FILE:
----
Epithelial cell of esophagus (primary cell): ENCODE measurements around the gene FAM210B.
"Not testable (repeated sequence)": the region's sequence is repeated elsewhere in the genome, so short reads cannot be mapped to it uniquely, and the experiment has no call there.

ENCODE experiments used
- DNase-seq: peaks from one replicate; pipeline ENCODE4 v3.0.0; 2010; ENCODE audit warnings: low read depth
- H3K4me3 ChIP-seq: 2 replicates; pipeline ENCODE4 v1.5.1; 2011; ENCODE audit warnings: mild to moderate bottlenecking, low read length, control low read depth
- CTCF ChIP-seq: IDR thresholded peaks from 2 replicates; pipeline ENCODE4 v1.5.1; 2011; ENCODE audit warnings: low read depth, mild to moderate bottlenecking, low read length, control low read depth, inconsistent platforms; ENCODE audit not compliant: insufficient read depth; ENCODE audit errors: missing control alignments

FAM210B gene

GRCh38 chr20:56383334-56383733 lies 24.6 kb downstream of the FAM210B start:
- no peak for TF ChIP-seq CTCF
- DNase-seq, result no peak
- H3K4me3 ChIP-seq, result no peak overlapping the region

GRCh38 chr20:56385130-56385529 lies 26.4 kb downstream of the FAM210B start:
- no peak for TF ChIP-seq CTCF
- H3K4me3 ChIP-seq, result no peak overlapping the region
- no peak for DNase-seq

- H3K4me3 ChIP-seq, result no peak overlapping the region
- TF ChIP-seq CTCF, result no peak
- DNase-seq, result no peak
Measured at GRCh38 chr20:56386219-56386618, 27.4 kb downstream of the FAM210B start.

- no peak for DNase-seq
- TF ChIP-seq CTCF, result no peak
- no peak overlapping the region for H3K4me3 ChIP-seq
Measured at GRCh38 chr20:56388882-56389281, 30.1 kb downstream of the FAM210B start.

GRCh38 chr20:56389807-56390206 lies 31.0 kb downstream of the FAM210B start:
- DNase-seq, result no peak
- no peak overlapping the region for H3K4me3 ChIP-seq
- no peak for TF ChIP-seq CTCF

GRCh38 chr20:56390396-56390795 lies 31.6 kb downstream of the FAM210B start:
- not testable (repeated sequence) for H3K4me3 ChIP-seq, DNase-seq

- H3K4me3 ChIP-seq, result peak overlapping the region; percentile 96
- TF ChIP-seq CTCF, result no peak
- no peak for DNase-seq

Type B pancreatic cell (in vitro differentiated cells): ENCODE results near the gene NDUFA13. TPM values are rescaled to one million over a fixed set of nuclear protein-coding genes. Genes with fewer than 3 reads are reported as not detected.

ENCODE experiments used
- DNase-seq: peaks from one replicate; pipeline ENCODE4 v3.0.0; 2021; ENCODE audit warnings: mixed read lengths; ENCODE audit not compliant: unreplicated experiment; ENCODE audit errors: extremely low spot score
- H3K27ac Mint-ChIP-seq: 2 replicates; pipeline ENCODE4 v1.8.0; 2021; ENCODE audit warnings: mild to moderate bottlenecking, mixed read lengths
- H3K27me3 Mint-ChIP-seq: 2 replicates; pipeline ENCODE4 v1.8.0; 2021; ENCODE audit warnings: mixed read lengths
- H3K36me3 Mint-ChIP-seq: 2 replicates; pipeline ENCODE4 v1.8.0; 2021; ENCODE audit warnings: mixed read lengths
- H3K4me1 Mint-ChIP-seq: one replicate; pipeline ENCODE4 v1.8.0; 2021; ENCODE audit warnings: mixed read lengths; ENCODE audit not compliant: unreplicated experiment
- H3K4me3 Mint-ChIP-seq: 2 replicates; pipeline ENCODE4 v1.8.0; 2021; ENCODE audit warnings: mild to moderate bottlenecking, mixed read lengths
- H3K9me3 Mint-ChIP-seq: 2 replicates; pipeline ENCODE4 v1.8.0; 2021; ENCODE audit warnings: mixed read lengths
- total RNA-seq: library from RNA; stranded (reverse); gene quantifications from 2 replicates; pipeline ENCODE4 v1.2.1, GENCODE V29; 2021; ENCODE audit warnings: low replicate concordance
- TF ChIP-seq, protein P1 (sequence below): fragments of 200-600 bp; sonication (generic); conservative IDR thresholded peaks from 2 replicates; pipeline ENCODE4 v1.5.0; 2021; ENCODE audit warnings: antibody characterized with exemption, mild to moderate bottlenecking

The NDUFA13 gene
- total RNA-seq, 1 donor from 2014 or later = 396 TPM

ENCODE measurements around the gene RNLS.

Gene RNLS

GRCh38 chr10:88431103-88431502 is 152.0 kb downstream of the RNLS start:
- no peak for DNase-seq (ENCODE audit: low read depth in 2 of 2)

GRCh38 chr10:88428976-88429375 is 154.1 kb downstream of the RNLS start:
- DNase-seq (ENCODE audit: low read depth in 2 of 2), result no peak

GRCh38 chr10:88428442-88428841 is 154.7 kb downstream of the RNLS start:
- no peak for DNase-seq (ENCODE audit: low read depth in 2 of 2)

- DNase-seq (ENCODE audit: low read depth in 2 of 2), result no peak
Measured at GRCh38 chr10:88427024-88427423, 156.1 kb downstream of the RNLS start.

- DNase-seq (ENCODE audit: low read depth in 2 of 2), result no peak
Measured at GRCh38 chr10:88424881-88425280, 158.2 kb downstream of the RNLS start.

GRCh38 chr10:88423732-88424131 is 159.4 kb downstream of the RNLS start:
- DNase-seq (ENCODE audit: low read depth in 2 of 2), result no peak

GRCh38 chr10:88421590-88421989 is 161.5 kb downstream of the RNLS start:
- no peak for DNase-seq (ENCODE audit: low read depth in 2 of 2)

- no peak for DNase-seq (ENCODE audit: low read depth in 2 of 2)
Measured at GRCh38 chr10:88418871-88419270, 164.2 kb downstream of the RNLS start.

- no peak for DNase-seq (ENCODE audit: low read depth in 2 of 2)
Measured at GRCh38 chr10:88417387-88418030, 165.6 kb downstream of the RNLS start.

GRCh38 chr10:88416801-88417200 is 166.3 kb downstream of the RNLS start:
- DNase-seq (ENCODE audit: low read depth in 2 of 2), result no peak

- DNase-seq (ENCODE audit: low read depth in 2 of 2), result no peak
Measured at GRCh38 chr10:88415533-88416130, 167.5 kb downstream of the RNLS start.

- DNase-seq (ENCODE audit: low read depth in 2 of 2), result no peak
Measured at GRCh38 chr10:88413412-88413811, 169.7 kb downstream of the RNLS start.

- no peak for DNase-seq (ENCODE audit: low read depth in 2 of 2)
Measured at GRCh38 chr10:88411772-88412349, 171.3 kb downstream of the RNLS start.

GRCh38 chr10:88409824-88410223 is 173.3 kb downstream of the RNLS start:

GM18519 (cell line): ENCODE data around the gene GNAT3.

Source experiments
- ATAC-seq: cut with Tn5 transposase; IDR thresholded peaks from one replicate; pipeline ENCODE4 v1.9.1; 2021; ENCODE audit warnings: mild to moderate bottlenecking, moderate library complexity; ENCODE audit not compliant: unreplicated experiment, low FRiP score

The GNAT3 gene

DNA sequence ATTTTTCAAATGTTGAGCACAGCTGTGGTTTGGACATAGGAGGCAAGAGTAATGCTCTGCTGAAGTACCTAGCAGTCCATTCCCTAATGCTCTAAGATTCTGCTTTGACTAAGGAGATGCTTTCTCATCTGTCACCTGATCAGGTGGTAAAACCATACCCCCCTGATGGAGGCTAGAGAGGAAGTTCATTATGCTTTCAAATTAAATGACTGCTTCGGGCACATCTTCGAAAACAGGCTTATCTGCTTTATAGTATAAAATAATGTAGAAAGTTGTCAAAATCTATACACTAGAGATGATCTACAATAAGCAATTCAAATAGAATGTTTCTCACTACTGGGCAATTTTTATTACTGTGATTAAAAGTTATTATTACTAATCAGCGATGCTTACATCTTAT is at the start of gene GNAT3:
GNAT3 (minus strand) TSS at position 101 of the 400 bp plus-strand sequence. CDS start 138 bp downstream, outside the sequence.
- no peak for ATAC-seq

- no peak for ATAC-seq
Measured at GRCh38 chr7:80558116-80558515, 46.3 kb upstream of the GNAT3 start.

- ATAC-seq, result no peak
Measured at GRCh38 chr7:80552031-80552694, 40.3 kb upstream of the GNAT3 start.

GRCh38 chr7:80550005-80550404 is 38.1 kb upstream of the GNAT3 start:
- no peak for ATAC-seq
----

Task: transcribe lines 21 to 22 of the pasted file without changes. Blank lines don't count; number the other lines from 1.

- TF ChIP-seq CTCF, result no peak
- no peak overlapping the region for H3K4me3 ChIP-seq